Thursday, November 14, 2013

Investigating the origin and location of the Moon's water

Map of energetic neutron absorption centered on the lunar South Pole on the rim of Shackleton crater and prepared by NASA (GSFC) using neutron absorption data collected by the Russian LEND experiment aboard LRO. The map shows areas where water ice is most likely to be become slowly trapped over aeons, areas of low solar incidence as well as places in permanent and near-permanent shadow.  Interestingly, not all the Moon's permanently shadowed regions (PSR's) show such an indication of volatile hydrogen while large areas receiving at least some sunlight apparently do. Note also the Moon's strongest signature at Cabeus, the LCROSS mission impact target in 2009. [NASA/GSFC/SVS/Roscosmos].
University of Alabama at Huntsville - One of the things Dr. Richard Miller thinks is coolest about working as part of a team investigating the origin and mapping of water on the lunar poles is that he can look up at night or when the Moon rises during the day and see the object of his research.

Making a visual connection with his subject is usually not an option for the professor at The University of Alabama in Huntsville (UAH), who specializes in high-energy astrophysics. Now, after having been part of the discovery of surface water at Shackleton Crater at the Moon's south pole, Dr. Miller finds himself on a team investigating questions that have been raised by that discovery.

"I remember as a little kid watching the Apollo missions to the Moon and the lunar landings," he said. "As a little kid, I watched and daydreamed about this, and then through a series of almost random events in life to find myself working as a part of the team on this is really pretty awesome."

Dr. Miller is associated with the work being done on lunar mapping by the Johns Hopkins University Applied Physics Lab, which leads the Volatiles, Regolith and Thermal Investigations Consortium for Exploration and Science (VORTICES) as part of NASA's Solar System Exploration Research Virtual Institute (SSERVI).

Dr. Richard Miller is leading a team applying new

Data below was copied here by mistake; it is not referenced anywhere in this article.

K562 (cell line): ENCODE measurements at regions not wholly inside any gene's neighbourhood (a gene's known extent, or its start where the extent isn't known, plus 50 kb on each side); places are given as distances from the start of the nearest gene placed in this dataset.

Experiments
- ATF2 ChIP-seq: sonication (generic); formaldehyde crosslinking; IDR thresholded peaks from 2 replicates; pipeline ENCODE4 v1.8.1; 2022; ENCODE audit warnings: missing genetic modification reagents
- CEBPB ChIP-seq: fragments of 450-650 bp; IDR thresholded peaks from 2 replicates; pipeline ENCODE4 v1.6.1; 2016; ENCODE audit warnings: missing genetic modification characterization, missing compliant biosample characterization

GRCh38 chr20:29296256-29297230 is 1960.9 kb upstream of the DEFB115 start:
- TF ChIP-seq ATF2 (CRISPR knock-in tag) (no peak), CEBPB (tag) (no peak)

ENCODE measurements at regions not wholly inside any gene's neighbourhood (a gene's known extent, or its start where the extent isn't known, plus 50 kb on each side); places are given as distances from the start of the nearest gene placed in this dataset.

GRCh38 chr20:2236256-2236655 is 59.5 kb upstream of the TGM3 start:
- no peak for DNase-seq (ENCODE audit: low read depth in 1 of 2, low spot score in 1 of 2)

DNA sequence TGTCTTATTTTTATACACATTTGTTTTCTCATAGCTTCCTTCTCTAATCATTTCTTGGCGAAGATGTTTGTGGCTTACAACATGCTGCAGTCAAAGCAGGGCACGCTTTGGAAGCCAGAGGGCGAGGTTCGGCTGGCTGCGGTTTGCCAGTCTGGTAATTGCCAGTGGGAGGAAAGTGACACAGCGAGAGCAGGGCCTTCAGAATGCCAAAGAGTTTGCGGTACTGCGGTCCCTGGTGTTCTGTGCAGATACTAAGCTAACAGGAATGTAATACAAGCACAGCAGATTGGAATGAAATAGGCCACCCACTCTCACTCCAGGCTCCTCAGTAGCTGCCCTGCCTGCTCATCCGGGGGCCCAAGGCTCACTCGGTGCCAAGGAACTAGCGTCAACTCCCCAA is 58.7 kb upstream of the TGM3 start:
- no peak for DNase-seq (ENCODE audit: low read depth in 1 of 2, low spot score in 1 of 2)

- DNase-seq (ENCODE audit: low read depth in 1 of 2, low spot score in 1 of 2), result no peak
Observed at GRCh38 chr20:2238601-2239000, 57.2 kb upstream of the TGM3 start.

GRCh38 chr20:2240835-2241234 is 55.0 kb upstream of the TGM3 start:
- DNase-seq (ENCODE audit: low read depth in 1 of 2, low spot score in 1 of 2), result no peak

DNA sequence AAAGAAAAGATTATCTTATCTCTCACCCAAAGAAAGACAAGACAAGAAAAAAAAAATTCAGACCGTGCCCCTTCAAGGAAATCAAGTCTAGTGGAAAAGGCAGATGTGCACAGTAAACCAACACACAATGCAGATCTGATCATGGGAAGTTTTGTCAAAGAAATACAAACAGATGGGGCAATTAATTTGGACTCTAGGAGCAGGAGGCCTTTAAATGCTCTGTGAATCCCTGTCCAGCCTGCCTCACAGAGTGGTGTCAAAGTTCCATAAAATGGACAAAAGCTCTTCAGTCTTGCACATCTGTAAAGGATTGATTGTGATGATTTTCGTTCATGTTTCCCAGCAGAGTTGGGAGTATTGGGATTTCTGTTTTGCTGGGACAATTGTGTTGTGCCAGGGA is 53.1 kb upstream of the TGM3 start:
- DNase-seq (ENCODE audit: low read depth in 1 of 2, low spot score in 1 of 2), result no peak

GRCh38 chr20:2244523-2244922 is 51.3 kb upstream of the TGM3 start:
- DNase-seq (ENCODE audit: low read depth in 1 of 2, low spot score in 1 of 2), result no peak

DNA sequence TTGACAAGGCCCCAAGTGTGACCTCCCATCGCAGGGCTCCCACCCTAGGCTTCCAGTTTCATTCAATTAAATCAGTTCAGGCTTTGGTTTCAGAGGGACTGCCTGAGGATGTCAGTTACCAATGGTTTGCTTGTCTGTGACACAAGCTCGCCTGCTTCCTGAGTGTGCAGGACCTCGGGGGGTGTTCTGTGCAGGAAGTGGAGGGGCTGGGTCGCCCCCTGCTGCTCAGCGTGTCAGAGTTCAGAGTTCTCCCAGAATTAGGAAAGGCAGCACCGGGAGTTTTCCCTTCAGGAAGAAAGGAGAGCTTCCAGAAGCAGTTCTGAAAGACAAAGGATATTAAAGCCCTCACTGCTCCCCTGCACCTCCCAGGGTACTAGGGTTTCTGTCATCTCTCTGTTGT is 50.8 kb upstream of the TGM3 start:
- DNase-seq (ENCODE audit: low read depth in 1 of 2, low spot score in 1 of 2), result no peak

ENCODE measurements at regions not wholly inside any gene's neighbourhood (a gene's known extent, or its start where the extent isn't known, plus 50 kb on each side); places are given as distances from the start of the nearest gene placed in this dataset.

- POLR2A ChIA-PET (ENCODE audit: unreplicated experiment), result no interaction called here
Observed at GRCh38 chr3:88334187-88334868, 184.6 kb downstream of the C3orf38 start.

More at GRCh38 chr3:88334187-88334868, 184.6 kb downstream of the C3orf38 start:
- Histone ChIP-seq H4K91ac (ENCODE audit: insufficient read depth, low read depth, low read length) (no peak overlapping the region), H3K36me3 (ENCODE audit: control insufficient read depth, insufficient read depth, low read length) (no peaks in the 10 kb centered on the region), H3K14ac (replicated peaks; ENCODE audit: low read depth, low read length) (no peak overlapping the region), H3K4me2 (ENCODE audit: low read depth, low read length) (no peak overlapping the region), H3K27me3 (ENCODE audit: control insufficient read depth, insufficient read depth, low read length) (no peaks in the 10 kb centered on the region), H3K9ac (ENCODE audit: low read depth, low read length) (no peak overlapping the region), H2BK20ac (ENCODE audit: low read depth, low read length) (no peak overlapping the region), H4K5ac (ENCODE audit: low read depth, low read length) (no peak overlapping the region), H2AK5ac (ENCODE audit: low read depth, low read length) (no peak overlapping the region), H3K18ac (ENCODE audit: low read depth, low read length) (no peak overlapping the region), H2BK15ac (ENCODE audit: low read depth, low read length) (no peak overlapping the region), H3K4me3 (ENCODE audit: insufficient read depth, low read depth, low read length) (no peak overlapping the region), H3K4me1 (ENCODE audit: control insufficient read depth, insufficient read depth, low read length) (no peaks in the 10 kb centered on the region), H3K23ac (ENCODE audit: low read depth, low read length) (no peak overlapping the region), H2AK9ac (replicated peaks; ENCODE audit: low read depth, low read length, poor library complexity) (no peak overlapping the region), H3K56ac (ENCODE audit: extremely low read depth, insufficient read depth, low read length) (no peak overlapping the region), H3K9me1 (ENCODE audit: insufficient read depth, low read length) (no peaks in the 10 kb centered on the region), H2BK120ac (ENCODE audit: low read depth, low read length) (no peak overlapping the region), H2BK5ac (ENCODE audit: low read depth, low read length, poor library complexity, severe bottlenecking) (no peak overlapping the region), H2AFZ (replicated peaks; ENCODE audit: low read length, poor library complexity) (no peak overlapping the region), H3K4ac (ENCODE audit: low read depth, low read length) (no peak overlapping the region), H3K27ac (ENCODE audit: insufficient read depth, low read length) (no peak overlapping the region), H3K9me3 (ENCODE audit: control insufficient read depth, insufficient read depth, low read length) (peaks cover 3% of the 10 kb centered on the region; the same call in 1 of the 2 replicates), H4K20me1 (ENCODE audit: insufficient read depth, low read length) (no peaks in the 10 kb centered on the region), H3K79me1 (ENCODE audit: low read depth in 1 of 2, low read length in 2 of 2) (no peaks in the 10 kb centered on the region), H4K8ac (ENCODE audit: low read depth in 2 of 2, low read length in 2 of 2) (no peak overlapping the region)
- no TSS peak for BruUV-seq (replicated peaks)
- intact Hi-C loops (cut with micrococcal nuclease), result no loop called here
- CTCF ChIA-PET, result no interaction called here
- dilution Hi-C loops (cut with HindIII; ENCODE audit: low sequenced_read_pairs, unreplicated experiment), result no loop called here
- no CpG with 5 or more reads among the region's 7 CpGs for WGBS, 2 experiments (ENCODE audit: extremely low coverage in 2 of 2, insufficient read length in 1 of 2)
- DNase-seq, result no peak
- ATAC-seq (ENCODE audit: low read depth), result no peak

data analysis techniques to improve understanding of
the nature of volatile hydrogen near the lunar poles
and map its distribution
[Michael Mercier/UAH].
"SSERVI is a NASA virtual research institute," said Dr. Miller, "composed of nine lead research teams from seven states based and managed at NASA's Ames Research Center in California," formally NASA's Lunar Sciences Institute.

VORTICES brings together scientific expertise across a broad range of disciplines. In addition to UAH, other collaborating institutions include NASA Goddard Space Flight Center, JPL, the Georgia Institute of Technology, the Lunar and Planetary Institute, Mount Holyoke College, Johns Hopkins University, the University of Alaska, University of Hawaii and University of Maine.

The five-year effort is focused on a deeper understanding of regolith, or soil, and volatiles - including water and hydroxide - on planetary bodies like the Moon, asteroids and other 'airless bodies' in the solar system.

"My particular component of the effort builds upon the previous work I've done identifying lunar water resources at the Moon's poles, including the first detection of lunar surface water within Shackleton Crater," Dr.Miller said. "I have received great support and encouragement from the entire Johns Hopkins team."

Some scientists think Shackleton's formations make a unique place for water collection from elsewhere, with high peaks around the rim that are exposed to near continual sunlight to invite volatile molecules and a deep and cold floor shrouded in darkness to hold and freeze them so they can't escape.

The crater lies very close to the moon's south pole and is approximately 20 kilometers in diameter and over 4 kilometers deep with steep sloping. Scientists are curious about whether Shackleton is truly special and unique in its endowment of surface water or if other craters may also hold volatiles.

Dr. Miller is leading a team effort to apply new techniques to data analyses from the past and to new data being collected currently, in order to better characterize the hydrogen at the lunar poles and map its spatial distribution. Hydrogen is a marker for water, though it can also be a marker for hydrogen compounds, like hydroxyl (OH). Both compounds, thought to originate from neutral hydrogen in the solar wind, have also been detected in full sunlight, close to the Moon's equator.